"Critics' Choice" to feature six films on occultism (with photos)

     Occultism covers a wide range of captivating topics including aliens, extra sensory perception, religion and witchcraft. "Critics' Choice 2017 – Cinema of occultism" will screen six films selected by six critics, namely Thomas Shin, Lam Kee-to, Cheng Chuen-wai, Stephanie Ng, Lau Yam and Bryan Chang, taking audiences on a mysterious occult cinematic journey.
     The series is presented by the Film Programmes Office of the Leisure and Cultural Services Department and organised by the Hong Kong Film Critics Society. Films will be screened from November 4 to January 21 next year at the Cinema of the Hong Kong Film Archive and the Lecture Hall of the Hong Kong Science Museum.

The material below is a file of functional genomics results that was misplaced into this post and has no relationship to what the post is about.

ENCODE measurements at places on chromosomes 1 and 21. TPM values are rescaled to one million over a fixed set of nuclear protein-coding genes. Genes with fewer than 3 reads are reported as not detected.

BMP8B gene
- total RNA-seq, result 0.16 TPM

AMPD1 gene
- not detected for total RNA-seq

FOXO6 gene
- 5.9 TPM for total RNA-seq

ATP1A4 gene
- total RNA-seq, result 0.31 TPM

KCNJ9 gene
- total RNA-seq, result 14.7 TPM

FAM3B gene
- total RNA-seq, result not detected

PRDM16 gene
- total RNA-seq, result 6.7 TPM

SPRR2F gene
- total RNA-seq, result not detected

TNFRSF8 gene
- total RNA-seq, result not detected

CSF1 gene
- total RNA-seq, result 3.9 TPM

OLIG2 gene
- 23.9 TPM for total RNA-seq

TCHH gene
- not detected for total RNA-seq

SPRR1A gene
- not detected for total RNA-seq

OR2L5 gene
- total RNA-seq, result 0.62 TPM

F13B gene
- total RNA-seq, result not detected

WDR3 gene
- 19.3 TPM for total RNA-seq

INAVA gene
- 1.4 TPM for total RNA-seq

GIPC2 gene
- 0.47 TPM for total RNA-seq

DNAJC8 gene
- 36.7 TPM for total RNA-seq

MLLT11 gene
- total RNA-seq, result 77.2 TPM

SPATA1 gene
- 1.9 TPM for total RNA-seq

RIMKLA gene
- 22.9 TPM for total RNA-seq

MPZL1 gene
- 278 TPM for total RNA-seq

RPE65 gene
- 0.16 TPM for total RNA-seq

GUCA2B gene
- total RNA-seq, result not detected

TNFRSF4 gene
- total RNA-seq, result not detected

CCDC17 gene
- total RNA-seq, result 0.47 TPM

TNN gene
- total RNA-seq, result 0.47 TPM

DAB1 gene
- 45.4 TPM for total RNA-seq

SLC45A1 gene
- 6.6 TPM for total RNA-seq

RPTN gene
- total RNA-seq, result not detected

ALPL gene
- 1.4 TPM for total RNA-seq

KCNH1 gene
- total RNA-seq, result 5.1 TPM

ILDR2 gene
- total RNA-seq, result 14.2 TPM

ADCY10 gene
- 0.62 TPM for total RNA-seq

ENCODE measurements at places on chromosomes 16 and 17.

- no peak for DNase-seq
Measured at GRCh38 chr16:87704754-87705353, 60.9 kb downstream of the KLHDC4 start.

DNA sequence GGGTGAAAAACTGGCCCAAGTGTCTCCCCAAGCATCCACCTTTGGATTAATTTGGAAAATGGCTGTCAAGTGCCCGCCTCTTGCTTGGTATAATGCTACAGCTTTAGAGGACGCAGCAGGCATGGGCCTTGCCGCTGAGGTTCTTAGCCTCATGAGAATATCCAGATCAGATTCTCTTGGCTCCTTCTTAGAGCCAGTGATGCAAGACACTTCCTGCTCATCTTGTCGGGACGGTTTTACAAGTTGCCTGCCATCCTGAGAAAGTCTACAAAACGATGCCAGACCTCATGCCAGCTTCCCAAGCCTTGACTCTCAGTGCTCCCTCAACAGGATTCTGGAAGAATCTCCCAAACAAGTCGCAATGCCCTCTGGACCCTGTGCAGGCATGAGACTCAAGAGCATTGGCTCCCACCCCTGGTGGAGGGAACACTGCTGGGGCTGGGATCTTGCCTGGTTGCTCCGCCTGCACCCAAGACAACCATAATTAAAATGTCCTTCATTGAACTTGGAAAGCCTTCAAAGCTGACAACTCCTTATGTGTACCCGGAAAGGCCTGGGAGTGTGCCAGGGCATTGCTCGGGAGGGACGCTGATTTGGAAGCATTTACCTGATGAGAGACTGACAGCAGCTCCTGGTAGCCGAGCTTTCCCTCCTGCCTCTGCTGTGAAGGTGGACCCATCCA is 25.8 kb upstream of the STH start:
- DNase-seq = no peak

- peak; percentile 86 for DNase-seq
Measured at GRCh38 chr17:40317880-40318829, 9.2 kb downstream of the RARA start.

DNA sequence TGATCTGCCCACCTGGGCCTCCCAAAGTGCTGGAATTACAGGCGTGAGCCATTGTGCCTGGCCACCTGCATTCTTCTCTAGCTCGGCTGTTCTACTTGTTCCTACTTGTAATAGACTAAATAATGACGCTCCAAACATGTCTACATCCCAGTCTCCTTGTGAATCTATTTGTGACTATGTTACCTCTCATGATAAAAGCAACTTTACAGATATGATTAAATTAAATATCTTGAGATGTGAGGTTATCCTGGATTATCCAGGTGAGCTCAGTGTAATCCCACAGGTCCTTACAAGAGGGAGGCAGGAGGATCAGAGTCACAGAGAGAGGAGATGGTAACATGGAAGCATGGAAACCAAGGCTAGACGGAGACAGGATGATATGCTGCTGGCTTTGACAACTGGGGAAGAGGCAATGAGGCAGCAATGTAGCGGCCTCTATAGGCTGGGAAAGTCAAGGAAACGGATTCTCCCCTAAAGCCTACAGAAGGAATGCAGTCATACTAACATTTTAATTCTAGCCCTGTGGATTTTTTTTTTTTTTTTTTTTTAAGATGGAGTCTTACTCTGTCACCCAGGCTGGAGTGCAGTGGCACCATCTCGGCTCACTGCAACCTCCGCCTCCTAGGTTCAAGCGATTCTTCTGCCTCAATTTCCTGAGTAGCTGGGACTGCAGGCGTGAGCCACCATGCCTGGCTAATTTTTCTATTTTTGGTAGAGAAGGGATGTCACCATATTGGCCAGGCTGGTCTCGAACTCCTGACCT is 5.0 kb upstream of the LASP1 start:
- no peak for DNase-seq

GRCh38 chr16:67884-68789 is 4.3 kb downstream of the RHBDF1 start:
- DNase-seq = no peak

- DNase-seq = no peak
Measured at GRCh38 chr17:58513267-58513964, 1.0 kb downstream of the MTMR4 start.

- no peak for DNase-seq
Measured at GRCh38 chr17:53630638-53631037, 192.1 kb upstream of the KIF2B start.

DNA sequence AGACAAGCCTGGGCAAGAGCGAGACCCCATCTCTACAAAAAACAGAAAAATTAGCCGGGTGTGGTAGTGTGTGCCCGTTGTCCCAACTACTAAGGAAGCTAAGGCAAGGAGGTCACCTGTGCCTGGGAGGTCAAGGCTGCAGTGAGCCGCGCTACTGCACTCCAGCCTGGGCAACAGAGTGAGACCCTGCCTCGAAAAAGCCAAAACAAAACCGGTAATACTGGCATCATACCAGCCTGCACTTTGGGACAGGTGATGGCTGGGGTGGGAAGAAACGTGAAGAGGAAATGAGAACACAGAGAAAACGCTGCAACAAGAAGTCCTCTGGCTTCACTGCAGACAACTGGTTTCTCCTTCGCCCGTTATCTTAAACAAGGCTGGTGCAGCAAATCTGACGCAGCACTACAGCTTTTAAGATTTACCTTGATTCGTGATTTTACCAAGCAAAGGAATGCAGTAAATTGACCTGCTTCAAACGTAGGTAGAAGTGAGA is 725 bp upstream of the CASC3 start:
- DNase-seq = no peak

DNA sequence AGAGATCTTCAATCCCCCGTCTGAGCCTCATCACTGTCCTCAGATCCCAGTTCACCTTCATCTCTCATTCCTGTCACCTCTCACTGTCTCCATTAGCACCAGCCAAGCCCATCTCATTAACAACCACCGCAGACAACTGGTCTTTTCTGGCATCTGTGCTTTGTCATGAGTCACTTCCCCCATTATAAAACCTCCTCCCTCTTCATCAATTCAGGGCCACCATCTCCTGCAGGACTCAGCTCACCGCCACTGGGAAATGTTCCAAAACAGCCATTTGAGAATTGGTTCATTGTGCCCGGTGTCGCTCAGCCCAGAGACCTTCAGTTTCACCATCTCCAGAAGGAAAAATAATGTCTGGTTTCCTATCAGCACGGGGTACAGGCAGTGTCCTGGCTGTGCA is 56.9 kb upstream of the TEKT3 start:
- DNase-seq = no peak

Critic Thomas Shin describes Stanley Kubrick's distinguished work "2001: A Space Odyssey" (1968) as "a most inventive sci-fi film that explores the eternal struggle between man and technology, from the Big Bang to the distant future." The story follows a group of astronauts who are on their way to Jupiter. While en route they discover that the central computer HAL is plotting something sinister, leading to the exploration of issues such as technology, artificial intelligence, existentialism and occultism. On a technical level, the film features groundbreaking filmmaking techniques such as forward projection, special effects and mock zero-gravity photography. The film ranked sixth in Sight & Sound magazine's Greatest Films of All Time Poll in 2012.